The present invention relates to thermal interface pads which employ the combination of a liquid metal with a polymer carrier. The liquid metal may either be employed as a filler by itself or preferably as a coating or encapsulant for other fillers dispersed in the polymer carrier. The filler or filler combinations may be pretreated with octyl-triethoxysilane, or other such hydrophobic surfactants, to aid in binding the surface oxide layer of the liquid metal component resulting in enhancement of overall moisture resistance. Alternatively, the silane component is blended in the polymeric matrix. The utilization of a silane such as octyl-triethoxysilane in combination with liquid metal is disclosed in co-pending application Ser. No. 09/946,879, the substance of which is incorporated by reference herein.
The stabilized thermally conductive mechanically compliant laminate pads of the present invention employ a centrally positioned open mesh grid component comprising a grid body with generally reticulated apertures formed therein with the apertures forming passageways or vias through which portions of the loaded polymeric resin may pass. The preparation operations for the stabilized laminate pad include positioning liquid metal/particulate containing laminae on opposed major surfaces of a grid member, and through the application of heat and pressure, causing surface portions of the laminae to flow and merge, so as to create a continuum through apertures in the mesh grid. In addition to enhancement of mechanical stability, the apertures in the intermediate mesh grid accommodate the presence of percolating clusters of liquid metal coated particles as a result of extrusion of these clusters within and through apertures. These advantages are achieved without substantial reducing or compromising desirable thermal or electrical properties while facilitating handling and utility in subsequent end use production and assembly operations.
In accordance with the present invention, a polymeric matrix is selected, and blended with a quantity of a liquid metal or a liquid metal and particulate combination. The polymeric matrix is preferably selected from the group of compliant compositions including waxes or hot melts. Paraffin waxes, microwaxes, silicone waxes and formulations based on these may be used. Elastomers such as silicone, natural or synthetic rubber, acrylic, polyurethane, etc. may also be used. Glassy materials such as epoxy, phenolics, may also be suitable. The polymeric matrix may be a crosslinked structure or “B-staged”, including those which can be crosslinked by the user through through thermal or radiative activation.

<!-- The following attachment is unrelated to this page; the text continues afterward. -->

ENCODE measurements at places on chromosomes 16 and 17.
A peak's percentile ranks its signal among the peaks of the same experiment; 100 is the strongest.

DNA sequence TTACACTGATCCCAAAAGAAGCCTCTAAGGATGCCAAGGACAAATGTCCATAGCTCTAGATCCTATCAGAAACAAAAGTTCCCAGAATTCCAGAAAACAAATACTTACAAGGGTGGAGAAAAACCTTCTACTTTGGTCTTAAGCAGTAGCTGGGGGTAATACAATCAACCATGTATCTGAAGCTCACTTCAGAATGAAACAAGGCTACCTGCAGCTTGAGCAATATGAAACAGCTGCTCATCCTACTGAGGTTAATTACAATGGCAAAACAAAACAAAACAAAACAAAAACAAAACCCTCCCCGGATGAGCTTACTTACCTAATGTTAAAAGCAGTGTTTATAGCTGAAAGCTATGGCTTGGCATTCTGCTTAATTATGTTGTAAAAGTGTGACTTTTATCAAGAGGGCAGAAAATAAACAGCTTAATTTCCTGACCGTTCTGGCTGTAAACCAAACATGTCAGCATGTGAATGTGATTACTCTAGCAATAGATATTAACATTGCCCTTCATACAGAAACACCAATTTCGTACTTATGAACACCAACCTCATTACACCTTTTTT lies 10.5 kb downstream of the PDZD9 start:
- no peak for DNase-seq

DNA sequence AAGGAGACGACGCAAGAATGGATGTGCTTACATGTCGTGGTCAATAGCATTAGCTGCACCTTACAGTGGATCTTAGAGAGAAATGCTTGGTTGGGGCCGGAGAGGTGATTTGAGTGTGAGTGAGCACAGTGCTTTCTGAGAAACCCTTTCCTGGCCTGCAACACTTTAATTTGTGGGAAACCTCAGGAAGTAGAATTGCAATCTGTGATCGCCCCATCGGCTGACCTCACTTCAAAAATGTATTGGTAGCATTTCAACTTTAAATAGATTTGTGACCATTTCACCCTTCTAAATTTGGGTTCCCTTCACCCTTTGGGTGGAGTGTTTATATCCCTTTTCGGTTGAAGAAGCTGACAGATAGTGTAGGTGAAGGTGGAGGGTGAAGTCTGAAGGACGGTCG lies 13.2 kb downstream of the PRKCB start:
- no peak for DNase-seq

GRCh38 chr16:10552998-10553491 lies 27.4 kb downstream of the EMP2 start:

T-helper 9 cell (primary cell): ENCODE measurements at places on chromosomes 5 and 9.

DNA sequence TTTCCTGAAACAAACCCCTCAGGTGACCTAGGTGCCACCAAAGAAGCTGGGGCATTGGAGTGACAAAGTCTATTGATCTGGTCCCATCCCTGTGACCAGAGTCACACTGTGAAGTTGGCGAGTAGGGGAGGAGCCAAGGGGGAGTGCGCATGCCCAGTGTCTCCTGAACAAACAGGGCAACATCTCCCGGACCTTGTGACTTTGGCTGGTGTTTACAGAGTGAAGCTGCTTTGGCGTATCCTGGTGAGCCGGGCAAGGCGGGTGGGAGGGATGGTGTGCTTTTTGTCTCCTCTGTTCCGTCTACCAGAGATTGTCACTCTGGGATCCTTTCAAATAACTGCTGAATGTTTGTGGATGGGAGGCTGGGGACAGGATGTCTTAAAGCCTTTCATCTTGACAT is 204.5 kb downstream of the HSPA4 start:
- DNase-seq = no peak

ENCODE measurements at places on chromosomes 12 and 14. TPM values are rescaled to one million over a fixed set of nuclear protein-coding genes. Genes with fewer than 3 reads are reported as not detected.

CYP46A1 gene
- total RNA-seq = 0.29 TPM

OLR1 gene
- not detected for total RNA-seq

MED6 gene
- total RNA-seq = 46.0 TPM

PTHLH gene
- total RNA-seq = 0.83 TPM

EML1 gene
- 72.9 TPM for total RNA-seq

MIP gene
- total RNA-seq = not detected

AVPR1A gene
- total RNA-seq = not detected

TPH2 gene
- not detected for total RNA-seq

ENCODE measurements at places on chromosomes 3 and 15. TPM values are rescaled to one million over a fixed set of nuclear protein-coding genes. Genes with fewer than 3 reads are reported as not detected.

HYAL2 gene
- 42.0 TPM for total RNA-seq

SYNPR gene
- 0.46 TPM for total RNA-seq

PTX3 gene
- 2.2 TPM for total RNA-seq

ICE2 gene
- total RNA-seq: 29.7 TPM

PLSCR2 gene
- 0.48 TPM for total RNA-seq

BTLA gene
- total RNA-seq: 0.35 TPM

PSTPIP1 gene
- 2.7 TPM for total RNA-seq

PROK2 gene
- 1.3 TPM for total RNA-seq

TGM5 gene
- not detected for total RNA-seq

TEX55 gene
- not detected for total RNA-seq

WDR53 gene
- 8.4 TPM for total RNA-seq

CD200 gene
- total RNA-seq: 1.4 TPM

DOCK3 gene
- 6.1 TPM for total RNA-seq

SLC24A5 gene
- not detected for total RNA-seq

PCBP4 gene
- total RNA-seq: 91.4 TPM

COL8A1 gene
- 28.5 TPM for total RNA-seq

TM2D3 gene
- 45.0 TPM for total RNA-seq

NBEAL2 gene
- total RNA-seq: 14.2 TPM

In preparing the blend with a liquid metal a high shear environment is used to break the metal into small particles. Preferably, the liquid metal comprises an alloy of indium and/or gallium, such as a gallium-indium-tin-zinc alloy, a bismuth-indium alloy or a Lin-indium-bismuth alloy. Typically a metal that is liquid at room temperature or melting at a relatively low temperature, typically below 120° C. and preferably below 60° C.
If a liquid metal and a particulate filler combination is used, a particulate such as boron nitride, alumina or aluminum nitride is initially dried, and thereafter placed in contact with a liquid metal. In order to appropriately wet the surfaces of the particulate, a mixture of dried particulate and liquid metal is subjected to a mixing operation until the particulate is uniformly coated with the liquid metal. While not absolutely necessary, it is desirable that the particulate be dry before blending with the liquid metal alloy. At this stage of mixing one obtains a thixotropic paste of liquid metal and the powder. One can also visualize the paste as a large percolating cluster.
Following the coating operation, the coated particulate is mixed with a blend of a liquid polymeric carrier material such as, for example, liquid silicone oil of a desired viscosity, and octyl-triethoxysilane. It is preferred that the liquid metal particulate be incorporated in the polymer blend at or near the packing limit. For liquid metal coated boron nitride, the packing fraction is typically between about 60% and 65% by volume coated particles, balance liquid silicone/octyl-triethoxysilane blend. At these volume fractions, one obtains mechanically compliant compounds that have excellent thermal conductivity due to high packing density. This improves heat transfer due to the creation of a pair of compliant laminae which are thereafter placed in superposed relationship on opposed surfaces of the grid, and subjected to heat and pressure to create a moderate force sufficient to cause opposed surfaces of the laminae to ooze through open zones of the gridwork and merge together as a continuum. Through the application of force, individual extruded portions of the opposed laminae pass into the grid apertures, and fuse or merge to create a stable continuum through the grid.